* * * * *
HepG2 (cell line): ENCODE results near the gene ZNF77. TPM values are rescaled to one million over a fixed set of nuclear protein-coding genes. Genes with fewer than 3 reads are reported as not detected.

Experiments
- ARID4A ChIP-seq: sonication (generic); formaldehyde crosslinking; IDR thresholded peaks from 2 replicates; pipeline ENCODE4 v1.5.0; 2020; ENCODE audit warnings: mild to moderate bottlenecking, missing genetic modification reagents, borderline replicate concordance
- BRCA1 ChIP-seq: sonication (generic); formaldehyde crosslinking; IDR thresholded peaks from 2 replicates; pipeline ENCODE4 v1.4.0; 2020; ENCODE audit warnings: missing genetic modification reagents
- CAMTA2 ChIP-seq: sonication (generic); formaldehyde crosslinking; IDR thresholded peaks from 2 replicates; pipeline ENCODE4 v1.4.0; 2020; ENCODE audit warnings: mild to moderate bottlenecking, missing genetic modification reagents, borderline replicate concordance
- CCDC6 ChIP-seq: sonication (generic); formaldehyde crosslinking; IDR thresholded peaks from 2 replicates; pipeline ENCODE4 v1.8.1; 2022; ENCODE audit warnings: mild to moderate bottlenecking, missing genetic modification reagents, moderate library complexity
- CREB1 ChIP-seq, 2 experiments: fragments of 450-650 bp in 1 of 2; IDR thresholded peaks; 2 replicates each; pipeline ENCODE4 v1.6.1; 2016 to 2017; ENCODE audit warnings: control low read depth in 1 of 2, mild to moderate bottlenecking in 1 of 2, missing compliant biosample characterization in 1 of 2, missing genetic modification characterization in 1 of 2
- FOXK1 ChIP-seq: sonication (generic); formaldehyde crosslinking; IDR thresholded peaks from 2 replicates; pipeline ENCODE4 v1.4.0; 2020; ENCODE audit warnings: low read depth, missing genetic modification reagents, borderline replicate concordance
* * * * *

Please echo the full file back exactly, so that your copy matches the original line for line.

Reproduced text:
HepG2 (cell line): ENCODE results near the gene ZNF77. TPM values are rescaled to one million over a fixed set of nuclear protein-coding genes. Genes with fewer than 3 reads are reported as not detected.

Experiments
- ARID4A ChIP-seq: sonication (generic); formaldehyde crosslinking; IDR thresholded peaks from 2 replicates; pipeline ENCODE4 v1.5.0; 2020; ENCODE audit warnings: mild to moderate bottlenecking, missing genetic modification reagents, borderline replicate concordance
- BRCA1 ChIP-seq: sonication (generic); formaldehyde crosslinking; IDR thresholded peaks from 2 replicates; pipeline ENCODE4 v1.4.0; 2020; ENCODE audit warnings: missing genetic modification reagents
- CAMTA2 ChIP-seq: sonication (generic); formaldehyde crosslinking; IDR thresholded peaks from 2 replicates; pipeline ENCODE4 v1.4.0; 2020; ENCODE audit warnings: mild to moderate bottlenecking, missing genetic modification reagents, borderline replicate concordance
- CCDC6 ChIP-seq: sonication (generic); formaldehyde crosslinking; IDR thresholded peaks from 2 replicates; pipeline ENCODE4 v1.8.1; 2022; ENCODE audit warnings: mild to moderate bottlenecking, missing genetic modification reagents, moderate library complexity
- CREB1 ChIP-seq, 2 experiments: fragments of 450-650 bp in 1 of 2; IDR thresholded peaks; 2 replicates each; pipeline ENCODE4 v1.6.1; 2016 to 2017; ENCODE audit warnings: control low read depth in 1 of 2, mild to moderate bottlenecking in 1 of 2, missing compliant biosample characterization in 1 of 2, missing genetic modification characterization in 1 of 2
- FOXK1 ChIP-seq: sonication (generic); formaldehyde crosslinking; IDR thresholded peaks from 2 replicates; pipeline ENCODE4 v1.4.0; 2020; ENCODE audit warnings: low read depth, missing genetic modification reagents, borderline replicate concordance